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A commodity is some good for which there is demand, but which is supplied without qualitative differentiation across a market. It is fungible, i.e. the same no matter who produces it. Examples are petroleum, notebook paper, milk or copper.[1] The price of copper is universal, and fluctuates daily based on global supply and demand. Stereo systems, on the other hand, have many aspects of product differentiation, such as the brand, the user interface, the perceived quality etc. And, the more valuable a stereo is perceived to be, the more it will cost.

In contrast, one of the characteristics of a commodity good is that its price is determined as a function of its market as a whole. Well-established physical commodities have actively traded spot and derivative markets. Generally, these are basic resources and agricultural products such as iron ore, crude oil, coal, ethanol, salt, sugar, coffee beans, soybeans, aluminium, copper, rice, wheat, gold, silver, palladium, and platinum. Soft commodities are goods that are grown, while hard commodities are the ones that are extracted through mining.

There is another important class of energy commodites which includes electricity, gas, coal and oil. Electricity has the particular characteristic that it is either impossible or uneconomical to store, hence, electricity must be consumed as soon as it is produced.

Commoditization occurs as a goods or services market loses differentiation across its supply base, often by the diffusion of the intellectual capital necessary to acquire or produce it efficiently. As such, goods that formerly carried premium margins for market participants have become commodities, such as generic pharmaceuticals and silicon chips.

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Etymology

The word commodity came into use in English in the 15th century, from the French commodité, to benefit or profit. Going further back, the French word derived from the Latin commoditatem (nominative commoditas) meaning "fitness, adaptation". The Latin root commod- meant variously "appropriate", "proper measure, time or condition" and "advantage, benefit".

Commodity trade

In the original and simplified sense, commodities were things of value, of uniform quality, that were produced in large quantities by many different producers; the items from each different producer were considered equivalent. On a commodity exchange, it is the underlying standard stated in the contract that defines the commodity, not any quality inherent in a specific producer's product.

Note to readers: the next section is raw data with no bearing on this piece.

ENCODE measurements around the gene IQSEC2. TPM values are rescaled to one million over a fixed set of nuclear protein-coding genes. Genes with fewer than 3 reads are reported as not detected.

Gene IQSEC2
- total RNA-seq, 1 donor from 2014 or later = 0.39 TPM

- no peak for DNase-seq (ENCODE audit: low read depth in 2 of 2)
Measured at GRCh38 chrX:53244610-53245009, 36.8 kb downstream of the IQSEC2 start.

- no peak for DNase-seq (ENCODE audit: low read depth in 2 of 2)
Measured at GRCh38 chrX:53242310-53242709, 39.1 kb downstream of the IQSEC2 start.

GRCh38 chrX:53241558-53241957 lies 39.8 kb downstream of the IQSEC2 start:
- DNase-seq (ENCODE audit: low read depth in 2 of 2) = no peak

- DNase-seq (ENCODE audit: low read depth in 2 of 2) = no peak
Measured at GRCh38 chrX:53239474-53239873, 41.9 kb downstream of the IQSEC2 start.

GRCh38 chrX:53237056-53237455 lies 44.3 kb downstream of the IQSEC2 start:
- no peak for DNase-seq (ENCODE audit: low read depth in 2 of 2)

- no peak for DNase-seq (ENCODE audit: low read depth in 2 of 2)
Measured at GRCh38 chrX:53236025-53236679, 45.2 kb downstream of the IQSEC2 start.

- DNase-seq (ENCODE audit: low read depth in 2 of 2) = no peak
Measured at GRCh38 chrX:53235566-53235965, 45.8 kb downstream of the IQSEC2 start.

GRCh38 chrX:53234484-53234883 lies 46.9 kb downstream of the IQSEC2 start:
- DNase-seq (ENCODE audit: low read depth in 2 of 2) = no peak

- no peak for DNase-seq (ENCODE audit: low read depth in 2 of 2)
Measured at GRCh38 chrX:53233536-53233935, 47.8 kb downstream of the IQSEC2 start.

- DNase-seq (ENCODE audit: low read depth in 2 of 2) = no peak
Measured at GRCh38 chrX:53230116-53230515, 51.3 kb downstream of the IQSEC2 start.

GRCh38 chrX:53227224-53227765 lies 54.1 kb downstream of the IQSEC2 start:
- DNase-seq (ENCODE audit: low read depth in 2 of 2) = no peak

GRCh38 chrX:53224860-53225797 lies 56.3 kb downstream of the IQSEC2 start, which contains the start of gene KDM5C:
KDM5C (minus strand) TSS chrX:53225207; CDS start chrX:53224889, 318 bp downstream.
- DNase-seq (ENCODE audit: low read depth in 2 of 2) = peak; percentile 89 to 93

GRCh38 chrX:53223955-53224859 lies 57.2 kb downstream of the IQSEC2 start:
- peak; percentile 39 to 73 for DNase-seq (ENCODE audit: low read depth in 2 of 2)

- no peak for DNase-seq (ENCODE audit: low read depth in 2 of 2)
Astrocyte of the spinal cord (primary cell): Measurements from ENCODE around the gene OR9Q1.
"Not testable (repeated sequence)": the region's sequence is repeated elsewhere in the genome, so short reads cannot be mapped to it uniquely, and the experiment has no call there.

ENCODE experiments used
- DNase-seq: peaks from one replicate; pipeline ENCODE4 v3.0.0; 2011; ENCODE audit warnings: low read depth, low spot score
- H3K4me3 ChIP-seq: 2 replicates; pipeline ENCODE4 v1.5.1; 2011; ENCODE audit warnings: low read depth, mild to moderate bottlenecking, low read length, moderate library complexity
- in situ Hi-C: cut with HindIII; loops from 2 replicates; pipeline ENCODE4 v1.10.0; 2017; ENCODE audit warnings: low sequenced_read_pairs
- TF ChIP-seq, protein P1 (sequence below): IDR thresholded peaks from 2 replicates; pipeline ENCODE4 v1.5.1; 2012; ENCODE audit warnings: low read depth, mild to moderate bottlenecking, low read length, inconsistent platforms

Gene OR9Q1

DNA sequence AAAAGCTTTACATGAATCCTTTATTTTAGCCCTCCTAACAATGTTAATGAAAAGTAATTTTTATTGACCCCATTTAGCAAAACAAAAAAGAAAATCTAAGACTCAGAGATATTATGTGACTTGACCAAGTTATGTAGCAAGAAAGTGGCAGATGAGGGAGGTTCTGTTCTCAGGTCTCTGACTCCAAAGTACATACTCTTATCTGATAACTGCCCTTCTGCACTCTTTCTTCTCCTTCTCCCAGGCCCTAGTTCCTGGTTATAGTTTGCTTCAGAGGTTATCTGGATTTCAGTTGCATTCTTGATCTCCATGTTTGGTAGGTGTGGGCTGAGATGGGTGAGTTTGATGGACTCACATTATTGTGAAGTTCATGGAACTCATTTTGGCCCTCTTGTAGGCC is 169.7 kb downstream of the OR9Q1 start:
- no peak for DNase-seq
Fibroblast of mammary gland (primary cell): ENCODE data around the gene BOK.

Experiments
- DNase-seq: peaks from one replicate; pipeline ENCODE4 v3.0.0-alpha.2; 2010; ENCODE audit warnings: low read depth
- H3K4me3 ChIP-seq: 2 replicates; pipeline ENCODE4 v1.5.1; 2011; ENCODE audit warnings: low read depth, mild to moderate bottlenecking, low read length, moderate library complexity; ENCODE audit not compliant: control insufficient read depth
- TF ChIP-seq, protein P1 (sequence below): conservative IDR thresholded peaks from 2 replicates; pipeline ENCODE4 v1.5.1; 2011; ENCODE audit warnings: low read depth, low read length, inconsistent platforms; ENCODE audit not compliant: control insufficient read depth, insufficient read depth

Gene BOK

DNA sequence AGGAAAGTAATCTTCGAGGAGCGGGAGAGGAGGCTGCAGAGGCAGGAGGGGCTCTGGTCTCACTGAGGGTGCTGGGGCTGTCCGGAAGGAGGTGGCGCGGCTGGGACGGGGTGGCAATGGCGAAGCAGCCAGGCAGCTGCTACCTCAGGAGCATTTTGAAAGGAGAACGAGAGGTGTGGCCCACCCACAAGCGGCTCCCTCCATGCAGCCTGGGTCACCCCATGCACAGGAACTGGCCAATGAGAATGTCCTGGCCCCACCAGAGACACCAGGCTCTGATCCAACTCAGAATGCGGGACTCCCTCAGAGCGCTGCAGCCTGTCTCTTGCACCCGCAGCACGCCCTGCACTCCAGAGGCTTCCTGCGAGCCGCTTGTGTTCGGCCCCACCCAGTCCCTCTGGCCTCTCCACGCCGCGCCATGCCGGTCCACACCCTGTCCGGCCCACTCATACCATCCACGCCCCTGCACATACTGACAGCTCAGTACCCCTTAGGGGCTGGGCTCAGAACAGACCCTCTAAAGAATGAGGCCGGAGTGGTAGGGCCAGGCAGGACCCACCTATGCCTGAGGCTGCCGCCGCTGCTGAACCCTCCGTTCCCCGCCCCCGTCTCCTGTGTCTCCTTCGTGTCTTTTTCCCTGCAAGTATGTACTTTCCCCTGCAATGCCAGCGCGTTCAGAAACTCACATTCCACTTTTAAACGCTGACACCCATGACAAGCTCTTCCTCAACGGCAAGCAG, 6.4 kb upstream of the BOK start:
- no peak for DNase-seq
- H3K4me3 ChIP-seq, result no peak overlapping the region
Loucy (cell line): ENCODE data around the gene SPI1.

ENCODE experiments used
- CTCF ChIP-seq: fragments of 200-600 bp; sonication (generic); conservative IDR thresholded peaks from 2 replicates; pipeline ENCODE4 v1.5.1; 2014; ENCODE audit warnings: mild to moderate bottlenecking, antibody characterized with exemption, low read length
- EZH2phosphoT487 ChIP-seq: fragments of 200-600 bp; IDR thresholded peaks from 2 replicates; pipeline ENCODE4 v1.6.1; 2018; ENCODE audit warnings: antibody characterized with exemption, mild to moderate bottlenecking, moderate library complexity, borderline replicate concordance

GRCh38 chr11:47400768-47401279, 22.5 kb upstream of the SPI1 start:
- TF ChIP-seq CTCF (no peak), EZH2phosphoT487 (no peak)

Commodities exchanges include:

Markets for trading commodities can be very efficient, particularly if the division into pools matches demand segments. These markets will quickly respond to changes in supply and demand to find an equilibrium price and quantity. In addition, investors can gain passive exposure to the commodity markets through a commodity price index.

Commodities in Marxism

In classical political economy and especially Karl Marx's critique of political economy, a commodity is any good or service produced by human labour and offered as a product for general sale on the market. Some other priced goods are also treated as commodities, e.g. human labor-power, works of art and natural resources, even although they may not be produced specifically for the market, or be non-reproducible goods.

Marx's analysis of the commodity is intended to help solve the problem of what establishes the economic value of goods, using the labor theory of value. This problem was extensively debated by Adam Smith, David Ricardo and Karl Rodbertus-Jagetzow among others. Value and price are not equivalent terms in economics, and theorising the specific relationship of value to market price has been a challenge for both liberal and Marxist economists.